Is Jane Harman a stooge for the American Israel Public Affairs Committee (AIPAC)? Now that the controversy over Charles Freeman's abortive nomination to become head of the National Intelligence Council has faded away, a new brouhaha over the California representative and her ties to AIPAC has erupted in the blogosphere. The allegation, which first surfaced in 2006 and has now been expanded by Jeff Stein in Congressional Quarterly, is that in mid-2005 Harman engaged in a quid pro quo with AIPAC as well as the Bush administration.
Harman supposedly promised to offer her assistance to prompt the Justice Department to look more leniently upon the espionage charges against two AIPAC officials named Steven Rosen and Keith Weissman. Harman's reason? She wanted AIPAC's all-out support for her bid to become head of the House Intelligence Committee should the Democrats win back the House in 2006, which they did. At that time, Harman was the ranking minority member on the committee.
Stein's coup is to deliver the news that Harman was overheard on a National Security Administration wiretap stating to a "suspected Israeli agent" (entrepreneur Haim Saban has been fingered by numerous commentators as the alleged "agent") that she would "waddle into" the case "if you think it'll make a difference." The phone call ended with Harman reportedly saying, "This conversation doesn't exist." He also states that then-attorney general Alberto R. Gonzales quashed the alleged original probe of Harman in the hopes that she would defend the Bush administration's warrantless-wiretap program.
Andrew Sullivan comments, "A suspected Israeli agent able to deliver AIPAC and AIPAC able to deliver Pelosi? Take it away, professor [sic] Walt!" Well, Stephen Walt doesn't seem to have commented (at least not yet) or waddled into the controversy, but plenty of others have, including Glenn Greenwald, Philip Weiss, Steve Clemons, Josh Marshall, and Matt Yglesias. If true, this story would be as big as Whittaker Chambers facing off against Alger Hiss, confirmation that Israeli influence knows no bounds and is able to suborn a prominent congressman.
But is it? Harman denies the charge, calling it a "recycled canard" with "no basis in fact." The accusers, she says, "should be ashamed of themselves"-whoever they may be. (Stein refers to them as "former national security officials," which suggests the FBI members who conducted the original probe of Harman.) The fact is that Harman never did become chair of the intelligence committee. To her intense dismay, Congressman Silvestre Reyes did. Numerous Democrats see Harman as having been too cozy with the Bush administration. She's basically a liberal hawk on foreign policy.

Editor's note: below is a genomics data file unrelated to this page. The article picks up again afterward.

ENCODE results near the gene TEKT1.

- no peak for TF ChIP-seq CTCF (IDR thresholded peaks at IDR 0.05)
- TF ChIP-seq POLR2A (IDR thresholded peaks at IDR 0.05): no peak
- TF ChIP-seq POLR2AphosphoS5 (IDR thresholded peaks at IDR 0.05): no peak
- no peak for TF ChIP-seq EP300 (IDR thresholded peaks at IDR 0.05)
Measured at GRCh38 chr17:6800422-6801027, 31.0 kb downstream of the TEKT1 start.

The real story here may be why former officials are targeting Harman now. Are they frustrated that the two former AIPAC officials, Rosen and Weissman, who were charged under the recondite provisions of the 1917 Espionage Act, seem unlikely to see any prison time because the court case against them is going nowhere? Is this an underhanded way of settling scores with the Bush administration, which supposedly stifled the original probe of Harman, and of meting out rough justice by tarring the California Democrat?
My own view all along has been that Rosen and Weissman are unfairly being hung out to dry by the FBI, which appears to have gone on some kind of a crusade against AIPAC. It would truly be ironic, though, if Harman, rather than Rosen and Weissman, engaged in a form of influence peddling. This would be the old story of the cover-up being worse than the crime. If the charges are fallacious, though, the attack on Harman's reputation by several "former national security officials" would be a form of character assassination that can only raise even more questions about the FBI's pursuit of Israeli influence in Washington, DC.
At this point, the most that can be said about the Harman affair is that it has sent Klaxons clanging across Washington. The troops have reemerged for battle on both sides. For now, the welter of charges and countercharges simply further attest to the virulence of the larger debate about Israel's prominence in American foreign policy. It's hard to see where this will go since the wiretaps are unlikely to be made public. It could well be that Jane Harman was been smeared. But if the allegations aired in the CQ article are true, it would undeniably represent a stunning reversal from the recent Freeman controversy.
Jacob Heilbrunn is a senior editor at The National Interest.